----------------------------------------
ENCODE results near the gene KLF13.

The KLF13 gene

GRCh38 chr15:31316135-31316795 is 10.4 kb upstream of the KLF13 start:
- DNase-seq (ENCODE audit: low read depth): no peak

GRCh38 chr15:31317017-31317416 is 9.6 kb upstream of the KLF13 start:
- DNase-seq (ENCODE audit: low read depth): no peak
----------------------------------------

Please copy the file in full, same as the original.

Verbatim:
ENCODE results near the gene KLF13.

The KLF13 gene

GRCh38 chr15:31316135-31316795 is 10.4 kb upstream of the KLF13 start:
- DNase-seq (ENCODE audit: low read depth): no peak

GRCh38 chr15:31317017-31317416 is 9.6 kb upstream of the KLF13 start:
- DNase-seq (ENCODE audit: low read depth): no peak